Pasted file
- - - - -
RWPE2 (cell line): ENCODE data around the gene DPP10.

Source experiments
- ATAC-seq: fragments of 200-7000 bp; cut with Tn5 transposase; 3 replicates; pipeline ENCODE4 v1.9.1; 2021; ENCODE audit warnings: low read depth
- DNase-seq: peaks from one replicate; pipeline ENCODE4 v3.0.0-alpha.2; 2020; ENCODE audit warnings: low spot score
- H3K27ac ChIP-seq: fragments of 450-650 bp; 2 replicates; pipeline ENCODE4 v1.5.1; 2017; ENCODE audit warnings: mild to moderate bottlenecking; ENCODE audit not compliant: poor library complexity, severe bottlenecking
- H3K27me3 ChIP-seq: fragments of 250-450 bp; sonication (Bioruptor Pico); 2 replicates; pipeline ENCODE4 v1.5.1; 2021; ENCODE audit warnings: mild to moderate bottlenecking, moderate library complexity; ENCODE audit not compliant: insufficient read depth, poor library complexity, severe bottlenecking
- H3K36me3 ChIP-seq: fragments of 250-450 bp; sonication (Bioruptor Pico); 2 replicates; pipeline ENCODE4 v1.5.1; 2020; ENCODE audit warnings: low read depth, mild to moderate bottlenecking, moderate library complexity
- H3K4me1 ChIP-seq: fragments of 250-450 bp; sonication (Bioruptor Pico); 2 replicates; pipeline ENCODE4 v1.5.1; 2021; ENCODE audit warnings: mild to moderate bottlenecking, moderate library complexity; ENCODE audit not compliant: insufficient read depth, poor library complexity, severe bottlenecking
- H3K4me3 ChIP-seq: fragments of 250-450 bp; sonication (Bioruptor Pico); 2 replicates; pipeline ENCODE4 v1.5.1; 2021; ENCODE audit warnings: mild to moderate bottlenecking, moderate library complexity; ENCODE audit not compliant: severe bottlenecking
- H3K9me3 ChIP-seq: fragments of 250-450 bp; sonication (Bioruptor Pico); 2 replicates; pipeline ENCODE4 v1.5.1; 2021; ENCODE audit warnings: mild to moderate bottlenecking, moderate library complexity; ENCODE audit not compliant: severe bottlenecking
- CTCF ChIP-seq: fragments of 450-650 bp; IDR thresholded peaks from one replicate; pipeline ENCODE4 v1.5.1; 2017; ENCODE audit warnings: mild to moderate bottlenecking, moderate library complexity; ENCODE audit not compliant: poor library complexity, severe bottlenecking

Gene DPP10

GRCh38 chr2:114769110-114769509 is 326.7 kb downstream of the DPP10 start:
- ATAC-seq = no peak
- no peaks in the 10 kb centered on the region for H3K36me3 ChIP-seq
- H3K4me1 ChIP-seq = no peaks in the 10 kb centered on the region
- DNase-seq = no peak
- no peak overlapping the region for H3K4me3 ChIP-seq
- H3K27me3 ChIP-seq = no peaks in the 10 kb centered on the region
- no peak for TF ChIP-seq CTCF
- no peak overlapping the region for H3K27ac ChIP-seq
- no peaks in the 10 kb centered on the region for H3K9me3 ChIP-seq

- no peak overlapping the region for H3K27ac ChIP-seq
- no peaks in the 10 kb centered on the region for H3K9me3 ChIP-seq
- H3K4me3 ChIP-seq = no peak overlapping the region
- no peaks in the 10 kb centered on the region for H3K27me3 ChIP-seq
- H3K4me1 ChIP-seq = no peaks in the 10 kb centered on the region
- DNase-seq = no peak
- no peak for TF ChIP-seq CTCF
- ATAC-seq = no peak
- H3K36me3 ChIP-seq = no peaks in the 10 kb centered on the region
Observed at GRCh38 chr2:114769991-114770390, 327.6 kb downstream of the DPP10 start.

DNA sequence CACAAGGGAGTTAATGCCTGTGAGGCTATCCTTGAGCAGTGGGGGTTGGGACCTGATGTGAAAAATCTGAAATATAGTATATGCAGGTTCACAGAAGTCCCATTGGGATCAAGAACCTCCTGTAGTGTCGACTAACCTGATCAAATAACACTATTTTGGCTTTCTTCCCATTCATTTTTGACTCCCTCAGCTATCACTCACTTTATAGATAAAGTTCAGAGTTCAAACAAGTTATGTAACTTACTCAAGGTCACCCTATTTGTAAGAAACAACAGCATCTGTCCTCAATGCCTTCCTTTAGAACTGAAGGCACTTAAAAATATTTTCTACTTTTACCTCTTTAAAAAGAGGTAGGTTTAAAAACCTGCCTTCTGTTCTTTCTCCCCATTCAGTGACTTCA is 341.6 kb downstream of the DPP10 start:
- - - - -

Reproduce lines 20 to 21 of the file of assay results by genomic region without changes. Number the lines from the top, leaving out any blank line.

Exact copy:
- no peak for TF ChIP-seq CTCF
- no peak overlapping the region for H3K27ac ChIP-seq